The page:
The monoclonal antibodies can be engineered to last longer in the human body, providing longer protection, he adds. ‘In some experimental studies for HIV antibodies, people have seen over six months’ protection,’ he said. ‘So, there is room for vaccines and antibodies, and they can be complementary.’
The search for effective antibodies could even help to speed up vaccine design by identifying the weak points in the virus.
Dr Varani compares stopping the virus to stopping a car: ‘If you make an antibody against the roof, it's not going to stop the car, no matter how tightly it binds. If you make an antibody against the wheels, then you will stop the car. What we would like to find out is: what are the wheels of the virus? This is useful to search for new antibodies in a more rational way and design them to target the wheels more effectively,’ he said.
Dr Varani’s role in ATAC builds on his expertise in studying the structures of large proteins such as antibodies. To explore antibody approaches, he says they use both experiments and computational simulations to find out where an antibody binds to the virus.
He says they are one of the few research groups in the world with an experimentally-validated computational approach to antibody design.
Knowing exactly where the antibodies bind could lead to a cocktail of two or more monoclonal antibodies that target the virus in different ways: ‘One antibody against the wheels, and one antibody against the engine of the car.’
This would significantly reduce the risk of the virus mutating to become resistant to a single antibody. Dr Varani’s group has previously linked together two antibodies against Zika and showed that the virus could not mutate to become resistant.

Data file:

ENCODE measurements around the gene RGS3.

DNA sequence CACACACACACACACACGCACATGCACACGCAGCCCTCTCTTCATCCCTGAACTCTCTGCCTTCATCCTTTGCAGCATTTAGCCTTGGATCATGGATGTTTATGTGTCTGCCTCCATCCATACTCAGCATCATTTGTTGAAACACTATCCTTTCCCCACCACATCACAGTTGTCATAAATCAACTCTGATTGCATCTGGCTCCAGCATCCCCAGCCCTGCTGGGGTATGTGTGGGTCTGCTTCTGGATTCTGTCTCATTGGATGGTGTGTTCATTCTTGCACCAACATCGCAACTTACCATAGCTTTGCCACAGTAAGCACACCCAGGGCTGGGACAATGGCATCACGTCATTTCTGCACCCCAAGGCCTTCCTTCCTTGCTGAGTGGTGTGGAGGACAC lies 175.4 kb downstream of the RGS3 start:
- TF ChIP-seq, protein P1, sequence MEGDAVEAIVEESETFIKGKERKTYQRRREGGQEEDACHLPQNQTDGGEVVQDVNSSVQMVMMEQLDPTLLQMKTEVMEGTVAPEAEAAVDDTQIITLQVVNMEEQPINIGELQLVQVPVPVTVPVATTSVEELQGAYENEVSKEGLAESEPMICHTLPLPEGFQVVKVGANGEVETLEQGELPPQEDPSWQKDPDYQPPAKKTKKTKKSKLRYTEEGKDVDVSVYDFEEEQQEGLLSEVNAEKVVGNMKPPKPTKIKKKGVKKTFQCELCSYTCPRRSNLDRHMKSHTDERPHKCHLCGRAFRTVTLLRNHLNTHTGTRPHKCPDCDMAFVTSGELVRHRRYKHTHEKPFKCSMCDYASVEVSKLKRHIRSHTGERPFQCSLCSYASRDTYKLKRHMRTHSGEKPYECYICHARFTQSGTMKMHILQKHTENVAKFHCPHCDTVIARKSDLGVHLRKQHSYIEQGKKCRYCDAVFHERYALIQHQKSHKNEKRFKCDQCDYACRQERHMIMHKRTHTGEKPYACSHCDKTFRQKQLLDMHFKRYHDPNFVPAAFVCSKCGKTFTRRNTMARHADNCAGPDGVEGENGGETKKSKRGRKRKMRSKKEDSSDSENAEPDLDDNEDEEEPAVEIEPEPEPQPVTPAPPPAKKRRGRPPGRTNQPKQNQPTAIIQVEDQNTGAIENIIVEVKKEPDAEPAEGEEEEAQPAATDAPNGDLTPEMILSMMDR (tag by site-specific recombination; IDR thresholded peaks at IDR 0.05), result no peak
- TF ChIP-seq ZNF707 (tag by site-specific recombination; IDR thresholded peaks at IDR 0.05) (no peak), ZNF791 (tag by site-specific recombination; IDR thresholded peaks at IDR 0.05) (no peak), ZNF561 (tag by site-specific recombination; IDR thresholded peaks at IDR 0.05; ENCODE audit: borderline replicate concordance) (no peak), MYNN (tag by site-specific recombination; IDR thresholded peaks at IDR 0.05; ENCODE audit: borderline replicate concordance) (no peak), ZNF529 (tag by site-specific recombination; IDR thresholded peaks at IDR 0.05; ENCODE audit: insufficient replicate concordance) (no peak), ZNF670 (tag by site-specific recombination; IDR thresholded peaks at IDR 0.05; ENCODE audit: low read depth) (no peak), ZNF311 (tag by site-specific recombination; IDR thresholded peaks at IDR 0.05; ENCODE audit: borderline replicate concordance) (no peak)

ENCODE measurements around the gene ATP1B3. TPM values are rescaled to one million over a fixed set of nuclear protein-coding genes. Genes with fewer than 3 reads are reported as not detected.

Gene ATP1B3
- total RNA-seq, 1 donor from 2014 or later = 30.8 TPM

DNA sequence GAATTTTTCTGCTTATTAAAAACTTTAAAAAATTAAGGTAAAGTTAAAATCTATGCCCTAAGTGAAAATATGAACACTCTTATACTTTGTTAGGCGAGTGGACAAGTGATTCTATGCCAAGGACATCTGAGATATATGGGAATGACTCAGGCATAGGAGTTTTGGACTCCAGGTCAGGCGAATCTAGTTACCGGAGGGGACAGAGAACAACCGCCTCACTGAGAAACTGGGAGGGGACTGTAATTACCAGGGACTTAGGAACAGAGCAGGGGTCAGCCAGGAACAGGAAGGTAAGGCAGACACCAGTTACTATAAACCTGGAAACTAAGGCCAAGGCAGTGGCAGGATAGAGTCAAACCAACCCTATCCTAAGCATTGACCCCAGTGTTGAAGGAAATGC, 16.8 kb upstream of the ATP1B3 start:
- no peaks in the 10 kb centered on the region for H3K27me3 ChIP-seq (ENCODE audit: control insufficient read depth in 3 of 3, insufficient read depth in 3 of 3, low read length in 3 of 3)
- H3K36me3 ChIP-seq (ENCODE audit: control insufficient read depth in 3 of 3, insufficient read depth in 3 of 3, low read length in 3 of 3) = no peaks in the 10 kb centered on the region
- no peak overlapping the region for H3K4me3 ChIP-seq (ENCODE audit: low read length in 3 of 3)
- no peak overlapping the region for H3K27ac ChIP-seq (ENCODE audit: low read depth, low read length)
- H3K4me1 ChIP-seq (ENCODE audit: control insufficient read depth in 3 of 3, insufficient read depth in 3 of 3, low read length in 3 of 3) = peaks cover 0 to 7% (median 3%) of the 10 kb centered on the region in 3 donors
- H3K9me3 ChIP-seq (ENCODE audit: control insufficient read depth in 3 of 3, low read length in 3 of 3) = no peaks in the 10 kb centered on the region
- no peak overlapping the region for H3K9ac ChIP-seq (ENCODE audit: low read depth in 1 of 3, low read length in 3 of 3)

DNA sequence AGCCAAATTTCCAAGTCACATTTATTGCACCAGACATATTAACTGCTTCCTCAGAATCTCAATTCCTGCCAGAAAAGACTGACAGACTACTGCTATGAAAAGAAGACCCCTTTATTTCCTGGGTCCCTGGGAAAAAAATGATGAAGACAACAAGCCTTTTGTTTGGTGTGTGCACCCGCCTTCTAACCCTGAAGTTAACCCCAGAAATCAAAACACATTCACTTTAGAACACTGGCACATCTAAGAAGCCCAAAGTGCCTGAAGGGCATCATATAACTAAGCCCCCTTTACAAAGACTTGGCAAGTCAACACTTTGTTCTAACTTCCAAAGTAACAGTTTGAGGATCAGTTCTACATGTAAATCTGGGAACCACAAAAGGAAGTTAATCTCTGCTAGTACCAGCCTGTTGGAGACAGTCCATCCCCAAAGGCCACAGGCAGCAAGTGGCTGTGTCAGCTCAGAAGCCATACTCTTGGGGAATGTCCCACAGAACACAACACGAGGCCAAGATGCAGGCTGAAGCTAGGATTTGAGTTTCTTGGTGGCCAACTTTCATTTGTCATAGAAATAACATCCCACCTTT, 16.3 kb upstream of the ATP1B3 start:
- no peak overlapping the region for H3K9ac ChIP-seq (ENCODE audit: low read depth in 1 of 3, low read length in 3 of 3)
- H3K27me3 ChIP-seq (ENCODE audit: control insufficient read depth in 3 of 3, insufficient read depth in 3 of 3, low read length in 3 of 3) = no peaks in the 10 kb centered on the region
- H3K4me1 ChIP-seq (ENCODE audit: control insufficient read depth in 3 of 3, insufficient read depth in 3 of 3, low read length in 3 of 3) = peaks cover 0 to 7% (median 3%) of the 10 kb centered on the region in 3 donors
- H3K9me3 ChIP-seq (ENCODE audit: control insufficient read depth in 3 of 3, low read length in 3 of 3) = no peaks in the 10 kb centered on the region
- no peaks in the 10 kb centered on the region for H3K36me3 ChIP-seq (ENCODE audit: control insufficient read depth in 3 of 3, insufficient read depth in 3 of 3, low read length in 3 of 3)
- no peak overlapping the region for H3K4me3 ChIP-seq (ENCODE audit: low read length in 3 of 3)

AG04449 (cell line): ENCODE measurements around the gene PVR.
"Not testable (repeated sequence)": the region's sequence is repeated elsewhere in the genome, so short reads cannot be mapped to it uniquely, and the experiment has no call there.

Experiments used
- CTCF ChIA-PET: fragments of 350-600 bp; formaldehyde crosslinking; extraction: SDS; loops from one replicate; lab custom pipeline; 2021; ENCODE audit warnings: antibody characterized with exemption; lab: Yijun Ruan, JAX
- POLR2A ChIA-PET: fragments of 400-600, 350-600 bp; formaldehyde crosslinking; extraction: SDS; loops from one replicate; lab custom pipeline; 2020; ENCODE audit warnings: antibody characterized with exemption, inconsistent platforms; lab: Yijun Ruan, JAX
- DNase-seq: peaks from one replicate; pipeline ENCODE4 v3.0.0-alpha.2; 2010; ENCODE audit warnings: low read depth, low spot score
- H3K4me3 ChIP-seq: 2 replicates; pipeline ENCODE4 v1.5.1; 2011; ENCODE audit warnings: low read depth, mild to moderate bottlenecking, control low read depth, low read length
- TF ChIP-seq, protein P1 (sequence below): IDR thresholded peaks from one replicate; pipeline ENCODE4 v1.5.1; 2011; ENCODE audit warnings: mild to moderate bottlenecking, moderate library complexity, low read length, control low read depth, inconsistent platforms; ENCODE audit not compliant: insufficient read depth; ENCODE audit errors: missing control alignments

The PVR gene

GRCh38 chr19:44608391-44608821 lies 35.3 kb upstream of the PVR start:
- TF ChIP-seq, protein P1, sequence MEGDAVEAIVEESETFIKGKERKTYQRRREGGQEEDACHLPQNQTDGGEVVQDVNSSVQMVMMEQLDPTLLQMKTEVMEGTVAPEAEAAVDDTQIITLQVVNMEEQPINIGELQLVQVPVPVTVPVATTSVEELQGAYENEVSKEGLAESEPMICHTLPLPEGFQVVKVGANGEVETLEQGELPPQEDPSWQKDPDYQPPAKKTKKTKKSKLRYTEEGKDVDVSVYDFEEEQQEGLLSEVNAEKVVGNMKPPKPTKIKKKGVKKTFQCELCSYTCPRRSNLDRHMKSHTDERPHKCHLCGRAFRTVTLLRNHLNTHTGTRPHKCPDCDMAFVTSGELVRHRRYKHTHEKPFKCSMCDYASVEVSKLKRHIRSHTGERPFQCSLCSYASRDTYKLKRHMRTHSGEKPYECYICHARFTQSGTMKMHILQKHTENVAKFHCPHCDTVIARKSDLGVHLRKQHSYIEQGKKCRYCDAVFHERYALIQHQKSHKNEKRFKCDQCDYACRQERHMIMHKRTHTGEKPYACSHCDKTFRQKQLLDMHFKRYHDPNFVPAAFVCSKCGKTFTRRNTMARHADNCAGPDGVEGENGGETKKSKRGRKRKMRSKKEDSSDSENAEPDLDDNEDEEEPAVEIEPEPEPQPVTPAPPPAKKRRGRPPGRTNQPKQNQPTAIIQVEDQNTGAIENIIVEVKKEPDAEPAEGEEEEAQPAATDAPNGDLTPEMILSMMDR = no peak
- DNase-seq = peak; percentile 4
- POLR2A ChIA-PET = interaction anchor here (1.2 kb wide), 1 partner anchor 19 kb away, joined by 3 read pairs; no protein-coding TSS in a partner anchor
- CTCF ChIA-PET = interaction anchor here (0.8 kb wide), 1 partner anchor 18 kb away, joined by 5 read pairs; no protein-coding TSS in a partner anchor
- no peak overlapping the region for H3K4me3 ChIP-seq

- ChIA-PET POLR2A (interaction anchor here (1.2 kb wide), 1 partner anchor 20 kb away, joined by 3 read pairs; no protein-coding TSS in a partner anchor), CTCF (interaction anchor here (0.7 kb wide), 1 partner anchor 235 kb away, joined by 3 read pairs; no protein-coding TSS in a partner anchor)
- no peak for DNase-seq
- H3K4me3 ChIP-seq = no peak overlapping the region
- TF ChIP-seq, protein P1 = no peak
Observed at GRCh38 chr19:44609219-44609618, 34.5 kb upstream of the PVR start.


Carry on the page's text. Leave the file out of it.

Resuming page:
Currently, the monoclonal antibodies available for cancer or arthritis typically cost thousands of euros, which would not be affordable on the scale that would be needed against the coronavirus.
‘There are two ways to decrease the cost of human monoclonal antibodies. One is obviously to improve the industrial efficiency,’ said Dr Rappuoli, which would inevitably come with the scale of production needed to tackle a pandemic. ‘The other one is that we need to select extremely potent human monoclonal antibodies.’
This is because you could give patients a smaller dose of the antibody while providing the same level of treatment. He hopes that finding an antibody that is 1000-fold more effective at stopping the virus means 1000 times less of it will be required. It’s a big challenge, but he is aiming high.
‘We are not there yet. I'm pretty aware of that. But the aim of my project is not to find one monoclonal – it's to find the monoclonal. That is going to be very, very important.’